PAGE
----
As far as hot dogs go, this could be our year

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This could be the year when I get to see a grown Japanese man cry.

That’s right, sports fans, it all grills down to this: Joey Chestnut — a newcomer who ate 50 hot dogs and buns in May — is poised and ready to defeat the greatest athlete of all time, five-time world hot-dog–eating champ Takeru Kobayashi, on July 4 at Coney Island.

Can Chestnut — who never even competed in the Nathan’s contest until last year, when he ate a mere 32 hot dogs and buns — beat Kobayashi, whose personal best is more than 20 HDBs better?

In a word, yes.

“I do feel I’m getting stronger,” Chestnut told The Brooklyn Angle in an exclusive interview (“exclusive” because I once stole his cellphone number off my caller ID, “interview” because he picked up the phone).

Who am I to make such an outlandish claim that Chestnut can beat Kobayashi? This columnist certainly needs no introduction among the frankagencia, who know me as “The Bard of Bull,” “The Homer of the Hot Dog,” and, more recently, “The Breslin of the Bowel.”

But you newbies should know that for the past five years, I have sat inches below Kobayashi as he masticated his way into history.

It’s a dirty job — no, it’s a really dirty job — but somebody has to crouch below the table of champions to verify that Kobayashi is indeed downing all those hot dogs and all those buns.

And before Kobayashi, it was Kazutoyo “The Rabbit” Arai. And before him, Steve “Ralph” Keiner. And before him, Hirofumi “The Tokyo Terror” Nakajima. And before him, Ed “The Maspeth Monster” Krachie.

Covering myself in such glory — and spit, bun, bits of mystery meat and sweat — I know a bona-fide phenom when I see one. Chestnut is the real deal.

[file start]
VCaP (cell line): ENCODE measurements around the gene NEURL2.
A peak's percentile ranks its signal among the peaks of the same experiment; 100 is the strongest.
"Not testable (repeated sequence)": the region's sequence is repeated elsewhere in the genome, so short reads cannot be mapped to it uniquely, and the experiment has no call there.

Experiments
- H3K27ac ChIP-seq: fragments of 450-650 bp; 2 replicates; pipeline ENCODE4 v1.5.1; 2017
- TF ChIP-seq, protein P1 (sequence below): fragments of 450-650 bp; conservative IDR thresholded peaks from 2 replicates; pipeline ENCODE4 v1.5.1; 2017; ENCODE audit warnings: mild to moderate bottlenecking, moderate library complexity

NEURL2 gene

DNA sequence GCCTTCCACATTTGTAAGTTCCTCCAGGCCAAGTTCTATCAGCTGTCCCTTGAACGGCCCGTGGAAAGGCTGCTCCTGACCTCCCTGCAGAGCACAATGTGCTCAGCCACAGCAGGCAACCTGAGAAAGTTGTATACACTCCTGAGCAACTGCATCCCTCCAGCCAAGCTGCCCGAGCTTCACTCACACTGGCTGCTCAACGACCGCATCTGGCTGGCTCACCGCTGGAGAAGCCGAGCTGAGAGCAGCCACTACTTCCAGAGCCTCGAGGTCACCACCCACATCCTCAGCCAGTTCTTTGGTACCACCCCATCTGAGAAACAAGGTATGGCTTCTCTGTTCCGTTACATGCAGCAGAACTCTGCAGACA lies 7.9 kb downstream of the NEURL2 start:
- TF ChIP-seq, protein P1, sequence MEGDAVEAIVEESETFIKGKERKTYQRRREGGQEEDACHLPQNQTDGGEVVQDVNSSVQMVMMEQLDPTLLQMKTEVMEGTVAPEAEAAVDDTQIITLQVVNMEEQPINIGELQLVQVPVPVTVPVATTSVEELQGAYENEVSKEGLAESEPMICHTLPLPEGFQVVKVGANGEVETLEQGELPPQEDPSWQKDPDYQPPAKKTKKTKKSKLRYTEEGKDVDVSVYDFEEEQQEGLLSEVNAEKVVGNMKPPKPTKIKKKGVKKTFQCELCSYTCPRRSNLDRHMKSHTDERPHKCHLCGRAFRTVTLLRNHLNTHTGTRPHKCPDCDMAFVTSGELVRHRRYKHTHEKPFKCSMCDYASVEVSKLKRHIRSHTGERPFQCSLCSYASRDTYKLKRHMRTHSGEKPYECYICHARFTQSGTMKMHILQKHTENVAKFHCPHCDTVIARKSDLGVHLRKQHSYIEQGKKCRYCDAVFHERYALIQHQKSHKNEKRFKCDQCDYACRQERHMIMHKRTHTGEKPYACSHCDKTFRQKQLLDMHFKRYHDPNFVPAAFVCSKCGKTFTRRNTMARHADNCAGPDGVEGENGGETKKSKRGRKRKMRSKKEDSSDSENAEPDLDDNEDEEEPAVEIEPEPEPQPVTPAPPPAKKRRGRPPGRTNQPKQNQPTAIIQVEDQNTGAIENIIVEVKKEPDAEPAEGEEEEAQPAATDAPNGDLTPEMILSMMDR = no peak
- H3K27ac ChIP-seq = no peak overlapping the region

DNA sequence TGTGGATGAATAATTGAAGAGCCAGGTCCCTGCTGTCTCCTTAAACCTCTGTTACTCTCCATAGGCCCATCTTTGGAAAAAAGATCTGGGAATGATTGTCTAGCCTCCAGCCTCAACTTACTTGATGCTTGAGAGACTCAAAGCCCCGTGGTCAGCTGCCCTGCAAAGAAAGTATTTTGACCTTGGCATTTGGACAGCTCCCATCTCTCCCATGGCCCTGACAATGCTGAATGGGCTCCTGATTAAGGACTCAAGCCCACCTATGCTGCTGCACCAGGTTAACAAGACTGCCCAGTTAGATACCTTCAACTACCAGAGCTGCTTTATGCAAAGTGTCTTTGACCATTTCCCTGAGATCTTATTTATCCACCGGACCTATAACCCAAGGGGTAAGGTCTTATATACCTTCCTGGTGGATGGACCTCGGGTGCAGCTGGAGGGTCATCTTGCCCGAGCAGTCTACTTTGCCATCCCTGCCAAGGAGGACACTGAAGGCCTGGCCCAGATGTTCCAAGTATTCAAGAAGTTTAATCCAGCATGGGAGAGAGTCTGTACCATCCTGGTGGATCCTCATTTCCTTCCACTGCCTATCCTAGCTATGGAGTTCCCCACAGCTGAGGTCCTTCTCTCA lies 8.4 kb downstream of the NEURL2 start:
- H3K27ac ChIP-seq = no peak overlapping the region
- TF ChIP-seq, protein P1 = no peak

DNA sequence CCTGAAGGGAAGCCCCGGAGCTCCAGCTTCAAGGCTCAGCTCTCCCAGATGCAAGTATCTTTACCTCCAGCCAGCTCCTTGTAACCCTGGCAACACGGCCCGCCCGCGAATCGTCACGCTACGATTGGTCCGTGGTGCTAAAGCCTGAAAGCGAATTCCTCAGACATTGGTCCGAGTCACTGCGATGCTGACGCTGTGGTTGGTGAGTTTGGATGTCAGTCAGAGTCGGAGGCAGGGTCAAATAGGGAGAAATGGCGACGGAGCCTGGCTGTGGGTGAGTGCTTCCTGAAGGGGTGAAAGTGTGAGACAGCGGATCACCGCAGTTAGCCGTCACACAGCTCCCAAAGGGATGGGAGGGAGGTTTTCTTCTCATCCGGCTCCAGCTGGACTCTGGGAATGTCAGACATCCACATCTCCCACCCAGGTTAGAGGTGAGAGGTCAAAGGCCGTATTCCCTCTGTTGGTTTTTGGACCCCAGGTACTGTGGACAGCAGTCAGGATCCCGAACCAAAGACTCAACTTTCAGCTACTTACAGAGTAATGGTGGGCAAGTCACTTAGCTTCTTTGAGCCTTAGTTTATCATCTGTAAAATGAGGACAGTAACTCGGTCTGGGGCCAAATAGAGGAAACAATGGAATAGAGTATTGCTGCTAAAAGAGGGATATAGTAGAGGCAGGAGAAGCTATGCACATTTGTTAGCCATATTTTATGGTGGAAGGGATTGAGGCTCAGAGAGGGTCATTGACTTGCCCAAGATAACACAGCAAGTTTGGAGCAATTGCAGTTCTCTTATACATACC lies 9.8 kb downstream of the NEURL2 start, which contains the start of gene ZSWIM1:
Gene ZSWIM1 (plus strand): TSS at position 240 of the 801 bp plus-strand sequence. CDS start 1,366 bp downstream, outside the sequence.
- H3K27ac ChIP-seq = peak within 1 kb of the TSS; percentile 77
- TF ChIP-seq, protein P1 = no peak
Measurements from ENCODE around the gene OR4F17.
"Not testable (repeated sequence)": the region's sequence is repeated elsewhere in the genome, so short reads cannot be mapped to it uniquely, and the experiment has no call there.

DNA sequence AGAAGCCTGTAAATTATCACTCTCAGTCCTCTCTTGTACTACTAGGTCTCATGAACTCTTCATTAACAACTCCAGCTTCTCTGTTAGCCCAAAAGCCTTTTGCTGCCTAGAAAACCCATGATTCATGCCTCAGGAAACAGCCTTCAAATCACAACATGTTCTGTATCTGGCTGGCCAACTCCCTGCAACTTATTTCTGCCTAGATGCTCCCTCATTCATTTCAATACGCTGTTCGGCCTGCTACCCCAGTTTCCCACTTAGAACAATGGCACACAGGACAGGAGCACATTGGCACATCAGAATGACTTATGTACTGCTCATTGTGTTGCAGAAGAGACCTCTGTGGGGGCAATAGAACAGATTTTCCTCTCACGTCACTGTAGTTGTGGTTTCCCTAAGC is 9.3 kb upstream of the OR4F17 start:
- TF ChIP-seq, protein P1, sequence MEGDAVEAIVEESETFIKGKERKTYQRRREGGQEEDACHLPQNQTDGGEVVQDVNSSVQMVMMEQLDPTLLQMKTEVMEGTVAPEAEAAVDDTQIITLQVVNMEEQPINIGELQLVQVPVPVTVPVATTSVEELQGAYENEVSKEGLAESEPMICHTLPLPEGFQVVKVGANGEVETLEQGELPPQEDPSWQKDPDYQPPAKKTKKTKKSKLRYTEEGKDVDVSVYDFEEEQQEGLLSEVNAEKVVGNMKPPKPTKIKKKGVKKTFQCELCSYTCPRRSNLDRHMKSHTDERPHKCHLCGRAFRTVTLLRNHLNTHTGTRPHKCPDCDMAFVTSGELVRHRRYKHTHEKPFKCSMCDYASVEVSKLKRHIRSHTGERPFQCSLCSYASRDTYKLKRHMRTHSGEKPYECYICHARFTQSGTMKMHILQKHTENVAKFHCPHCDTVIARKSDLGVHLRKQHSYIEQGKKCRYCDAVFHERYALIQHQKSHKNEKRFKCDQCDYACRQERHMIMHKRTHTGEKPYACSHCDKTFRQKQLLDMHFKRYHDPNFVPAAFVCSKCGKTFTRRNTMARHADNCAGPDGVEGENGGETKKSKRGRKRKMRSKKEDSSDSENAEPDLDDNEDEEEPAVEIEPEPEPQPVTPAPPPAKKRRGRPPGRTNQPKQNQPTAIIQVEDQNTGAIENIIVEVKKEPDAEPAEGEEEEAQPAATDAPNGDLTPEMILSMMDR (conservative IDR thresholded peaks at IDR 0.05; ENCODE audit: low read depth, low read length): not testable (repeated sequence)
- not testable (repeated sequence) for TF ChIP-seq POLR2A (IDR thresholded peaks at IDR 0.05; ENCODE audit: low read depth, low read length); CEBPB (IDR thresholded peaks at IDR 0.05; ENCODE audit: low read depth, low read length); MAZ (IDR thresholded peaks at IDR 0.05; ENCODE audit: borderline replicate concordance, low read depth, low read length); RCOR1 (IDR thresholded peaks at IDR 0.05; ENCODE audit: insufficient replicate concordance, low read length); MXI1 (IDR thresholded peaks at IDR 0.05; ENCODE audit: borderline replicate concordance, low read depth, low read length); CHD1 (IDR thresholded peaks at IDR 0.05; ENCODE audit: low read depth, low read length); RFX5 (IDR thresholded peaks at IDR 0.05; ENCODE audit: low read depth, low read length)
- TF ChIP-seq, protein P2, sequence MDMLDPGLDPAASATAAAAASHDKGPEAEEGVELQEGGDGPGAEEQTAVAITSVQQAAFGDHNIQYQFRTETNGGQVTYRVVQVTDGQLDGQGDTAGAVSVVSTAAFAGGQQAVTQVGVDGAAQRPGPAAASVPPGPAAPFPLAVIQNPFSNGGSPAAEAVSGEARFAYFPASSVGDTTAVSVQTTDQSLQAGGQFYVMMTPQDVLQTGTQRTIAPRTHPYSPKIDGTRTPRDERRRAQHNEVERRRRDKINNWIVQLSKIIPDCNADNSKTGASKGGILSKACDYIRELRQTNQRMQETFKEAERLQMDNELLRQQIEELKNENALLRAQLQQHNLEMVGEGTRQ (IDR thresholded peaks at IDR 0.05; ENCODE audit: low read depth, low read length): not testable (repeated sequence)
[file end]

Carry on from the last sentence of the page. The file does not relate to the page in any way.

And there are at least three factors playing in his favor next week:

1. Age before booty: At 27, Kobayashi is practically ancient by competitive-eating standards. By age 25, Frank “Hollywood” Dellarosa — unforgettable after his then-record-setting “21 in ’91” performance — had already moved to LaLa Land for his staring role in “Kiss Me, Guido” (he played one of the guidos). Hirofumi “The Tokyo Terror” Nakajima — who did more for the sport of competitive eating than anyone since the Roman gladiator Vomitus Minimus — was finished in his mid-20s.

As former champion Ed “The Maspeth Monster” Krachie used to say, “I just want one more contest. Just one more,” like a chain-smoking housewife at a slot machine thinking her luck is going to change with every next quarter. It never did.

At 22, Chestnut is the same age as Kobayashi when he first came to Coney Island, a mere wisp of a man with an eating resume as thin as his torso — and proceeded to down 50 HDBs.

2. The fear factor: Kobayashi has never been challenged. In fact, no one has even come within a dozen HDBs of beating him. A dozen.

But this time, Kobayashi is looking fear in the face — not the temporary fear that comes from eating a few pounds of pan-seared cow brains or downing bowl after bowl of mayonnaise. This time, Kobayashi is facing a challenger who could actually beat him.

“I think that’s the biggest thing,” Chestnut said. “He’s never been pushed before.”

Chestnut knows how to do that, pushing Kobayashi for seven minutes of the eight-minute Krystal hamburger-eating competition recently. True, Kobayashi munched ahead in the last few seconds to pluck victory from the jaws of defeat, but he was scared. I saw it in his Adam’s apple.

3. Fire in the belly: Kobayashi has won five times. It’s unprecedented. It’s astounding. It’s the equivalent of the Mets winning the World Series — every year for the next decade.

It’s also going to end. Kobayashi knows it. The fans know it. On some level, even the hot dogs know it.

Gersh Kuntzman is the Editor of The Brooklyn Paper. E-mail Gersh at
Updated 4:00 pm, November 10, 2010
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